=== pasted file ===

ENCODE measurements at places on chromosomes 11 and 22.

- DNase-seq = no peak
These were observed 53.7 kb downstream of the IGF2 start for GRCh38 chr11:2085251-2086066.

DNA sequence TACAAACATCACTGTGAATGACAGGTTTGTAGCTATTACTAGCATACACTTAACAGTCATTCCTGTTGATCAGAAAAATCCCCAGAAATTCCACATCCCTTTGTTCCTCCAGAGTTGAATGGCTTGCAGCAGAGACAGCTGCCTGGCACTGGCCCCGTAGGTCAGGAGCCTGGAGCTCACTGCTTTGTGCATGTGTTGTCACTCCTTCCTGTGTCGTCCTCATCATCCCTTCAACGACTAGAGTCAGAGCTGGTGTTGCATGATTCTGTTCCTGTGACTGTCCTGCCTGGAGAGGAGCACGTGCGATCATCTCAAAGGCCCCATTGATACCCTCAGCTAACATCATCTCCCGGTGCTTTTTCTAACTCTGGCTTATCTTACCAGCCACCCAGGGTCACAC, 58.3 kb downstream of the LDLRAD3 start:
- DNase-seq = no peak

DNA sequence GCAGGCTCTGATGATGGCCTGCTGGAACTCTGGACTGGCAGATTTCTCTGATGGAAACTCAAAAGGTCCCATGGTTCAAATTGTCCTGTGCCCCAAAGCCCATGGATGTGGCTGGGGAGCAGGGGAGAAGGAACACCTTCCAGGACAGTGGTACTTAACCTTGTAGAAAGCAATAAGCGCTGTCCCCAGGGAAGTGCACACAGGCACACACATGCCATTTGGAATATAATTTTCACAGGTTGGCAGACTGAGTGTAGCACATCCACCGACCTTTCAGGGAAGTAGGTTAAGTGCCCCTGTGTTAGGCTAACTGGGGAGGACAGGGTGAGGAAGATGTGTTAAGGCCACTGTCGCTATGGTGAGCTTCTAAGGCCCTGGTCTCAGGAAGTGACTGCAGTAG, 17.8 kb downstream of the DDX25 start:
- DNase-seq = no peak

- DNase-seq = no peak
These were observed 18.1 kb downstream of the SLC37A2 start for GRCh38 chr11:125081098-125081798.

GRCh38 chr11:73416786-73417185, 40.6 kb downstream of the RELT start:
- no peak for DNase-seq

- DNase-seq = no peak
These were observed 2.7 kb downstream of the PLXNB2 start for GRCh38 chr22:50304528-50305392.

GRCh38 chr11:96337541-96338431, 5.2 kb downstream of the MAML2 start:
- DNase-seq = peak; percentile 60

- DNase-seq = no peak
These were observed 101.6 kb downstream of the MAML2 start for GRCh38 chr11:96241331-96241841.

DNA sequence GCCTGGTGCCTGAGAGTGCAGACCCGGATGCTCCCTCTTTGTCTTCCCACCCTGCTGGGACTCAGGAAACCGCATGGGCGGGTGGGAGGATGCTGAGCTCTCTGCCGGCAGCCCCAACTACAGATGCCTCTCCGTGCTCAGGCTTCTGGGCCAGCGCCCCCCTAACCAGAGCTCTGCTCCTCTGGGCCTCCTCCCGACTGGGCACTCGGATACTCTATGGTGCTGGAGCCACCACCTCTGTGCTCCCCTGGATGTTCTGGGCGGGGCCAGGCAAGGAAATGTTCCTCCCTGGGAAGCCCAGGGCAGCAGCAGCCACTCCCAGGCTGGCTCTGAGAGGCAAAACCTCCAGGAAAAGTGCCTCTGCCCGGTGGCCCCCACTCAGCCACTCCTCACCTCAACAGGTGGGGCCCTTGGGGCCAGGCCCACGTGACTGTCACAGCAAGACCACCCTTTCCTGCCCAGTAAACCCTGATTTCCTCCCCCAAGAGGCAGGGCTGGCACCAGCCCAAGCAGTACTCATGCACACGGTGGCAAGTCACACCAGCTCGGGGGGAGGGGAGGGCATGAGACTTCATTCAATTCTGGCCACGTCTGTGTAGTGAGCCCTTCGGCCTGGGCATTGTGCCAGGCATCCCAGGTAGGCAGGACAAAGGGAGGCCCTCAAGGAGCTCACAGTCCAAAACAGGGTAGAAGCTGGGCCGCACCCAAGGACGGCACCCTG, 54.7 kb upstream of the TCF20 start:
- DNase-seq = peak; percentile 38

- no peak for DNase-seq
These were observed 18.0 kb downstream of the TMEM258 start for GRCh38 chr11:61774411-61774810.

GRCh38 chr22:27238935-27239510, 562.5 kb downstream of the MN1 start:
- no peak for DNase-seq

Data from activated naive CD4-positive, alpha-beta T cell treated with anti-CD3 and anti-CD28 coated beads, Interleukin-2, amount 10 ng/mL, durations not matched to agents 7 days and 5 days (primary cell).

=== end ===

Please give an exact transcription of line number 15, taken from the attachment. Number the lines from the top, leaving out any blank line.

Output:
- DNase-seq = peak; percentile 60